- https://link.springer.com/article/10.1007/s11222-019-09906-9
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Research output: Contribution to Journal/Magazine › Journal article › peer-review

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In: Statistics and Computing, Vol. 30, No. 3, 01.05.2020, p. 571-586.

Research output: Contribution to Journal/Magazine › Journal article › peer-review

Hahn, G 2020, 'Optimal allocation of Monte Carlo simulations to multiple hypothesis tests', *Statistics and Computing*, vol. 30, no. 3, pp. 571-586. https://doi.org/10.1007/s11222-019-09906-9

Hahn, G. (2020). Optimal allocation of Monte Carlo simulations to multiple hypothesis tests. *Statistics and Computing*, *30*(3), 571-586. https://doi.org/10.1007/s11222-019-09906-9

Hahn G. Optimal allocation of Monte Carlo simulations to multiple hypothesis tests. Statistics and Computing. 2020 May 1;30(3):571-586. Epub 2019 Oct 5. doi: 10.1007/s11222-019-09906-9

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title = "Optimal allocation of Monte Carlo simulations to multiple hypothesis tests",

abstract = "Multiple hypothesis tests are often carried out in practice using p-value estimates obtained with bootstrap or permutation tests since the analytical p-values underlying all hypotheses are usually unknown. This article considers the allocation of a pre-specified total number of Monte Carlo simulations K∈ N (i.e., permutations or draws from a bootstrap distribution) to a given number of m∈ N hypotheses in order to approximate their p-values p∈ [0 , 1] m in an optimal way, in the sense that the allocation minimises the total expected number of misclassified hypotheses. A misclassification occurs if a decision on a single hypothesis, obtained with an approximated p-value, differs from the one obtained if its p-value was known analytically. The contribution of this article is threefold: under the assumption that p is known and K∈ R, and using a normal approximation of the Binomial distribution, the optimal real-valued allocation of K simulations to m hypotheses is derived when correcting for multiplicity with the Bonferroni correction, both when computing the p-value estimates with or without a pseudo-count. Computational subtleties arising in the former case will be discussed. Second, with the help of an algorithm based on simulated annealing, empirical evidence is given that the optimal integer allocation is likely of the same form as the optimal real-valued allocation, and that both seem to coincide asympotically. Third, an empirical study on simulated and real data demonstrates that a recently proposed sampling algorithm based on Thompson sampling asympotically mimics the optimal (real-valued) allocation when the p-values are unknown and thus estimated at runtime. ",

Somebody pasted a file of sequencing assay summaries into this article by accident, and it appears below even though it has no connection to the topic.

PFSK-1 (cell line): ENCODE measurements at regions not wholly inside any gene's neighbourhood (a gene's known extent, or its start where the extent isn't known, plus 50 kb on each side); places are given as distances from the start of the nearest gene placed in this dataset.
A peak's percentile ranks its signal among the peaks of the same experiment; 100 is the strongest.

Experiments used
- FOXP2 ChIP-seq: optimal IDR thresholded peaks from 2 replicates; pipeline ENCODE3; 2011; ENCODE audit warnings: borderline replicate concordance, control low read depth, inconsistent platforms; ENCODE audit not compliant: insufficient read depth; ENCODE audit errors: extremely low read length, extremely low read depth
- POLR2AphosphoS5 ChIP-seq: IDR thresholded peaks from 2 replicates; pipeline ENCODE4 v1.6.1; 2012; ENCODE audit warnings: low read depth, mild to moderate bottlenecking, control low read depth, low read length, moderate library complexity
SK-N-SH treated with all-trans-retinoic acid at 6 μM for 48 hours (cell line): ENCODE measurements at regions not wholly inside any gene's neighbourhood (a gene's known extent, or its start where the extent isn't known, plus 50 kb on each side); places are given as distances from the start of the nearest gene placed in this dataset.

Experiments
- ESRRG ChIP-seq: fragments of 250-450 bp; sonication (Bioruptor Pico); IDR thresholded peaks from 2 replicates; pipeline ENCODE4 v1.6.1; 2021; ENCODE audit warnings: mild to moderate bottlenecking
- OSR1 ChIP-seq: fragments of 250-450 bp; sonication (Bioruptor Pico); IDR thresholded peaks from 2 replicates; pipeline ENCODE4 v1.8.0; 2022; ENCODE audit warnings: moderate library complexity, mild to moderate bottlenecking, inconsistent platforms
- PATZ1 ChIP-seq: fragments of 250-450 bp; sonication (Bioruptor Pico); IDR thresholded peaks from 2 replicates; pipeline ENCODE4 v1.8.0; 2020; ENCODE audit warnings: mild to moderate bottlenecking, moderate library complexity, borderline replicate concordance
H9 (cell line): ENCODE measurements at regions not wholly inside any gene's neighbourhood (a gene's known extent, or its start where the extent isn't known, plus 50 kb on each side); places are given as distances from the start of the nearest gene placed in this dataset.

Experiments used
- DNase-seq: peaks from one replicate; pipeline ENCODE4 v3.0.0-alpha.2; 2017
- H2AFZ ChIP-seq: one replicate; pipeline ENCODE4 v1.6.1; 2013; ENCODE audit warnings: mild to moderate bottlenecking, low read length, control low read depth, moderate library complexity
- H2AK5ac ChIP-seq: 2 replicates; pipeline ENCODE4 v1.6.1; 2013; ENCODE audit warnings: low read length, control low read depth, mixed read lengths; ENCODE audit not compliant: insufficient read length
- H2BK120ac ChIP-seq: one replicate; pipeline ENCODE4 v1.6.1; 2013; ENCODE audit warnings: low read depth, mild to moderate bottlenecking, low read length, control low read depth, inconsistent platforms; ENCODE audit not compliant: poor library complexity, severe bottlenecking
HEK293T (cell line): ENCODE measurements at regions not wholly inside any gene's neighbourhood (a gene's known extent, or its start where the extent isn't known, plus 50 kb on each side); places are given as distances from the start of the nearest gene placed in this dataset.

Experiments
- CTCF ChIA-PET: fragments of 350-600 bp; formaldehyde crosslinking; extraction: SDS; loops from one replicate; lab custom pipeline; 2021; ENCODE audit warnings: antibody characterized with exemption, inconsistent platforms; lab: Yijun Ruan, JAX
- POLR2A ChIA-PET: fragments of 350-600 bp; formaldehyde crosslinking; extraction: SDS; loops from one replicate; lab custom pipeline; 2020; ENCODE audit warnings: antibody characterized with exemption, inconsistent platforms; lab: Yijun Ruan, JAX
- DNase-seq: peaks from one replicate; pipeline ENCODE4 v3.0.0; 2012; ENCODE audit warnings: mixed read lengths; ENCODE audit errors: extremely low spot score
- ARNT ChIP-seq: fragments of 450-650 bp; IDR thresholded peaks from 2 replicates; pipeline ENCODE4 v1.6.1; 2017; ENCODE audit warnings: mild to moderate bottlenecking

keywords = "Bonferroni correction, Multiple testing, Monte Carlo simulation, Optimal allocation, Thompson sampling, QuickMMCTest",

author = "G. Hahn",

year = "2020",

month = may,

day = "1",

doi = "10.1007/s11222-019-09906-9",

language = "English",

volume = "30",

pages = "571--586",

journal = "Statistics and Computing",

issn = "0960-3174",

publisher = "Springer Netherlands",

number = "3",

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TY - JOUR

T1 - Optimal allocation of Monte Carlo simulations to multiple hypothesis tests

AU - Hahn, G.

PY - 2020/5/1

Y1 - 2020/5/1